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The Billings Gazette.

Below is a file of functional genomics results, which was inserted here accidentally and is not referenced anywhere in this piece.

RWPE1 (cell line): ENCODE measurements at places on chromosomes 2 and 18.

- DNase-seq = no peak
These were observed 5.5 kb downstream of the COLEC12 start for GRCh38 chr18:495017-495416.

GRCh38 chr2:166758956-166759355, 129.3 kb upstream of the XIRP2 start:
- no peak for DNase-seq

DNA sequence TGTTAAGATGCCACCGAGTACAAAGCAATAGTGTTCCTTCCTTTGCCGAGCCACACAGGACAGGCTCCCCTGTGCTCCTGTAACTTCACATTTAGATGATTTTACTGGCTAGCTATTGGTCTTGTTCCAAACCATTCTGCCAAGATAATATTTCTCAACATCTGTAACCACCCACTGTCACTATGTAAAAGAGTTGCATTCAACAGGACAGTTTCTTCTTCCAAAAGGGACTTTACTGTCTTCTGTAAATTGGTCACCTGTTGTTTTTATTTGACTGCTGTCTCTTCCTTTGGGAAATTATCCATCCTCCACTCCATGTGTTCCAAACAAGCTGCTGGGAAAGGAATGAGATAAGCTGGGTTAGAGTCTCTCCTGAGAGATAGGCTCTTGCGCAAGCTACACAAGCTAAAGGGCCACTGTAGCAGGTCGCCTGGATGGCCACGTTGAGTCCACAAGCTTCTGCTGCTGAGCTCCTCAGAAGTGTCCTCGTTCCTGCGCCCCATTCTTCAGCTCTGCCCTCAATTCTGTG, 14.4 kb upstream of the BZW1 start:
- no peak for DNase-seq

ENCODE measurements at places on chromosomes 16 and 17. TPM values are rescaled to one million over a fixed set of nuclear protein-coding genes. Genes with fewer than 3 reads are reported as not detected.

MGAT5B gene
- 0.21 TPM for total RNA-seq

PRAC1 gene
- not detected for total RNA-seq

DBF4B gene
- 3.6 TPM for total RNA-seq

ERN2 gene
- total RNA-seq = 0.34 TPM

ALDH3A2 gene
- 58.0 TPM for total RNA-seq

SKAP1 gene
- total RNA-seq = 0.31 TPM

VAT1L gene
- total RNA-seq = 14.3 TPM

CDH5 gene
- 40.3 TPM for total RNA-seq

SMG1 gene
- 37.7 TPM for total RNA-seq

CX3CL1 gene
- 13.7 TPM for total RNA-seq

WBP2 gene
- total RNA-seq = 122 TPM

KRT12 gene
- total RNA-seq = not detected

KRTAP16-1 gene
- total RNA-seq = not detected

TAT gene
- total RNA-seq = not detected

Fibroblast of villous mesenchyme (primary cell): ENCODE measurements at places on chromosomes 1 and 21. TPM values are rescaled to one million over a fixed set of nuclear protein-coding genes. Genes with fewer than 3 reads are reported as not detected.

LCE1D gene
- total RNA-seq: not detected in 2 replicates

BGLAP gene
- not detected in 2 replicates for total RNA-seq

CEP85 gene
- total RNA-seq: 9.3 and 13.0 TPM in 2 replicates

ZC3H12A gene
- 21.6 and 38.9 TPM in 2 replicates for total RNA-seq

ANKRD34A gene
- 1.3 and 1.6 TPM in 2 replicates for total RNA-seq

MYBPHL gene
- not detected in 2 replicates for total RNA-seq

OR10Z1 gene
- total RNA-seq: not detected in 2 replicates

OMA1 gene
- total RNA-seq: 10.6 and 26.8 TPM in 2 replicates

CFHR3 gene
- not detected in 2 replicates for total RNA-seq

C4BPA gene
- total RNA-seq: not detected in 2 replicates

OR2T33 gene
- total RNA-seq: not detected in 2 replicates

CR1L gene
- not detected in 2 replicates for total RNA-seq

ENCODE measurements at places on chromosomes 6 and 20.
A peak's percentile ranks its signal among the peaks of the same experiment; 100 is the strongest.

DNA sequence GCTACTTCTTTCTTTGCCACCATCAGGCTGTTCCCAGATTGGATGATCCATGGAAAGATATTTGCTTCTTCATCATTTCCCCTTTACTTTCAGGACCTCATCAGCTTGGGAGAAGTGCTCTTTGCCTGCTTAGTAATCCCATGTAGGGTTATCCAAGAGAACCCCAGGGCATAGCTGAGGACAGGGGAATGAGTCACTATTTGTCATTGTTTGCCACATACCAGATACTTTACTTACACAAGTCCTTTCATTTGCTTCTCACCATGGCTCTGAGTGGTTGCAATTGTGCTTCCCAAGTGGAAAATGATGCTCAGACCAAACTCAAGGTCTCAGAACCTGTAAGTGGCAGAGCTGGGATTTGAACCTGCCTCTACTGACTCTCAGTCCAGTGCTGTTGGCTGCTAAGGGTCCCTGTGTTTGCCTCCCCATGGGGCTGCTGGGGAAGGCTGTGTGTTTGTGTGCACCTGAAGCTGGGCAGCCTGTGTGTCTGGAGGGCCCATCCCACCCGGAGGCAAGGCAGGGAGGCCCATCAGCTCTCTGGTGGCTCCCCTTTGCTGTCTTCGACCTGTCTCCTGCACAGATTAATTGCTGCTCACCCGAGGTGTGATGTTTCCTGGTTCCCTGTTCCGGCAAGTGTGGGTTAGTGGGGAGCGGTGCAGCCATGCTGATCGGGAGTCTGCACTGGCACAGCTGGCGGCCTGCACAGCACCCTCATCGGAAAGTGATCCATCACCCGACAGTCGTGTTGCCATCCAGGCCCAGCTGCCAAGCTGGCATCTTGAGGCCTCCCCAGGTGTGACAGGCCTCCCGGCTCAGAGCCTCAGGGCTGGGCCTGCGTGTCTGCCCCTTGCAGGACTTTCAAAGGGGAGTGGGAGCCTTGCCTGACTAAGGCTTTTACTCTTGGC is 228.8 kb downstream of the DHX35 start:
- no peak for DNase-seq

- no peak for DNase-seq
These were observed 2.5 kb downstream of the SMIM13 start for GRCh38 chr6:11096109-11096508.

VOL. XX. BILLINGS, YELLOWSTONE COUNTY. MONTANA, FRIDAY, MAY 6, 1904. NO.2 MONTANA EA(iLES MEET IN STATE CONVENTIO Delegates from Many Aeries are Present City Beautifully Decorated in Honor of Even?., Town and All It Contains Is Theirs, Mayor Surrenders Key to Winged Guests Sullen, spiteful nature alone seems to be out of harmony with the song of gladness and joy whose merry tune has 'been filling the city since early yesterday morning. Treacherous clouds have opened their portals and emptied 'their stores of moisture to mar the pleasure of those who in happy anticipation had looked for a fitting culmination of an event they had long and eagerly awaited. But. the eagle is a bird of the clouds, rear ed amid the peaks and craigs of moun tains and whose swift wings are strengthened and exercised in endless flights across the level plain. Neither the thunder's roar nor the rain's deluge frightens him nor cause him to cease his quest. -f today's rain has interfered somewhat with plans care fully laid, the Eagles who from all over the state are in convention here will still find pleasure elsewhere than upon the grassy diamond, where mem bers of their tribe were to dispute for supremacy with .those of another fraternity that has gone into the book of nature for its name. There is plenty of cheer and joy to be had in other places and the hosts of the occasion will ,see to it that the limit of fun and frolic will be found by their guests. Their Welcome Is Cordial. Of course, every one :,n Bililngs wears a smile of welcome for the Eagles who have taken charge of the city. By word and act greeting is ex tended to the visitors and they are made to feel that they are among friends. Before this morning's driz zling rain fell.gaily colored bunting and festal decorations waved in honor of .the guests everywhere.. From every building in the business part were dis played emblems of the order and the stars and stripes, the banner of Eagle dom, glistened in the sun from every point of vantage. Beautiful as the city was by day, it presented an, even more beautiful appearance last night. For blocks in Montana and Minneso ta avenues innumerable electric lights were suspended from wires and light ed those busy thoroughfares with the brightness of day. The fronts of many of the buildings were similarly illum'i rated and in dazzling glow the word "welcome" shone almost times with out number from roof and house top. The First National bank block was particularly lavish with its electrical display. Rows of incandescent lights gleamed and flashed from its two sides, while on the corner facing Twenty-seventh street a pretty effect was produced by a shield of light sur rounding an eagle. In Twenty-eighth street a festoon of lights reached NATHANIEL G. CARWILE, Worthy President Billings Aerie 176. " 1i ýc%%t Ad FINLEY M'REA. State Deputy Grand Worthy President, Who Responded on Behalf of the Eagles to Mayor Foster's Address Welcome. Mr. McRea is Chairman of the Convention. from the George block to the Northern i and the visitors were given further assurance of their welcome and cor diality of reception. The windows of stores were made as light as elec tricity could make them and in all were eagles, some with outstretched wings, others with pinions folded, typi cal of the rest and security to be found here by the strangers on whose breasts were rib'bons and 'badges indi cating them to have come from afar to meet In fraternal gathering. Many Kept Away. To "Official Circular No. 39" must be attributed the smallness of num bers as against that'whose presence was expected, for it was thought that the attendance of delegates and visi tors would run far into the hundreds. The circular was issued by the grand officers of the order in forbiddance of state gatherings through an apparent misunderstanding of the purpose of such conventions. The Eagles have only one grand or superior body, to which all subordinate aeries are sub ject. When the supreme officers learned of several proposed state meetings they caused the circular al ready mentioned to issue, thinking the object was to organize state grand bodies. The movement for a convention in 'Montana had taken such form when the circular appeared that the differ ent aeries in the state felt an appeal to the worthy grand president was justifiable. They joined in a petition to him, fully explaining the purpose of the intended meeting. This caused him to grant a special dispensation to them permitting them to proceed and - hold the convention. But the mischief had already been wrought and many who had prepared to come abandoned the idea. In spite of this there is a large attendance of dele gates and about every aerie in the state is represented. Butte sends the largest number of delegates and visitors. They arrived late yesterday afternoon in a special Pullman attached to No. 6. Their ar rival was delayed by the wreck at the Muir tunnel and they failed to reach here until hours after the time expect ed. A large number of Billings Eagles and some of the delegates who 'had arrived on other trains were at the station and accorded them an enthu siastic welcome. The Eagle yell and the cheers of the crowd mingled in noisy greeting. "The first exchange of friendship 'over, they were 'escorted ro -riwell hall, which Is headquar ters for 'the convention. Here some thiing t'o wash away the *dust and cinders of a. long journey 'by rail was served in abundance and the late ar rivals were reluctantly permitted to go to their respective hotels, where accommodatioziio had been reserved for '(hem, and prepare for the even Ing's entertainment. After supper friend sought friend and the time intervening for the com mencemea.t of the formal exercises at the opera house was spent in a social manner. GIVEN THE KEY. Mayor Welcomes Visitors and Sur renders City to Them. Last night occurred the first formal event in connection with the conven tion, when the city and all it contain ed was turned over to them by Mayor Foster. The ceremony took place in the opera house, which was crowded by smiling and happy people. The stage had been beautifully decorated with banners, flags, shields and bunting., all in the patriotic colors, red, white and blue, the colors of the Eagles. President Carwile of the Billings aerie presided. He occupied a seat on the center of the stage, while on either side of him sat officers of the local aerie and those of the visiting lodges. When the curtain was raised the au dience manifested its pleasure by loud and prolonged applause. The orchestra struck up The Star Spangled Banner and every Eagle in the house arose to his feet. Hardly had the first strains of the stirring air begun when a beautiful silken flag was lowered from the flies and remained suspended back of the presiding officer. This was the signal for more applause and cheering. M(r. Carwile introduced his honor, who formally welcomed the visitors to the city and expressed the pleasure all felt at the honor bestowed upon Billings by being selected as the place for holding the convention. Mr. Foster was in his happiest vein and gems of eloquence flowed in a contin uous stream from his ready tongue. Not only were they welcomed by their brother Eagles, but 'the smiles of wives, daughters and sweethearts spoke a welcome more expressive than words, while the decorations so lav ishly displayed on every side were mute witnesses to the joy of the peo ple and the cordiality of their greet ings. Doubly and thrice welcome were the Eagles Who had stretched their pinions and from far off aeries had wended -their way hither to min gle with their brothers. A loud knock was heard in the wings and upon the speaker bidding the disturber enter a young man dress ed in red and white announced that he had come as the bearer of the key to the city, which he had been com manded to deliver to the mayor. The key, a huge affair, rested on a sil ver salver and was given to his honor, who in turn surrendered it to Mr. Car wile with instructions to give it to the presiding officer of the convention and to lock the gates of the city and per 'mit no visiting Eagle to escape. Busi ness, said the mayor, was suspended in Billings at 6 o'clock and the police had been ordered to let the Eagles have all of the sidewalk and half of the street after that hour. Kneeling the herald offered the key to Mr. Carwile, who, following the mayor's directions tendered it to Mr. McRea, to be held by him until the convention 'adjourned. Resuming his address, the mayor said he hoped that instead of three days the visitors would conclude to remain three weeks and if possible prolong their presence for three years and they would be given a town lot and land on the bench. If they would only consent to remain, the officers of Sthe local aerie would see that all of MAYOR FOSTER, Who Delivered the Address of Welcome to the EaglVs. Who D~elivered the Address of WelcomeL to the Eagl-s. the unmarried ones would be given a Billings girl to complete their happi ness. Pointing to the beautitul silk flag the speaker said that, w.th the eagle, was the emblem of the order and every member of No. 176 wa3 proud to hold up his hand and say "I am an Eagle." The banner had been procured to be awarded as a! prize to the aerie doing the best de gree work in the initiations that had been reserved for the following night. when a class from the outer word would be formally taken into the fold. "All that the niggard fates have given us, and all we have in our homes and all that we possess, includong ourselves, ars yours; take everything, and welcome. From our hearts of hearts we bid you a million times we: come," said the mayor in conclusioa. President McRea Responds. Mr. McRea responded in behalf of the visitors. As -state deputy grand worthy president he accepted the key to the city, which by the good wishes and graciousness of the mayor had conveyed the freedom of the city to them. It was needless, said the speak er, for him to say that it was a great pleasure to accept the key and know ing that the word Eagle, as spoken in the aerie meant honor and gentle manly conduct he had no hesitancy in accepting it and upon its return, he was satisfied, that greater honor would redound to the order. The wives and mothers of Eagles were assured by the speaker that member ship in the order elevated a man and that any one who lived up to its teach ings and precepts could not but be a better man, a better citizen, a more loving husband, a kinder brother and a more dutiful son. Long before their arrival the visi tors knew they would receive a wel Icome as. gracious and cordial as it was sincere, and honest, but the warmth of the greeting extended to them had surprised them, even well as they 'had known what to expect. In conclusion he admonished the sin gle members that this is leap year and not to stretch their wings too far unless they wanted to fly from the aerie of freedom and land a blessed benedict. J. Bruce Kremer. After an inspiring air by the or chestra J. Bruce Kremer, the eloquent young lawyer from Butte, was intro. duced as the speaker who would have something to say on "Eagledom." Ful ly a minute passed before the ap plause that followed the introduction subsided and the speaker could pro ceed. The gentleman's reputation had proceeded him and all were pre pared for the treat they knew was in store fcr them. To attempt t=, give even a running account of the address would be impossidble. Like a stream rushing down a mountain side flowed words of eloquence from his lips in a chain of rarely beautiful semtimentsand exquisite diction. From the plains of Dawson cmunty in the east to the basin of Flathead and Bitter Root and from the mountain peaks of the center of IContinuied on Fourth Page.]. JOHN STAFFPKY- , Chairman Eagle Ball Coma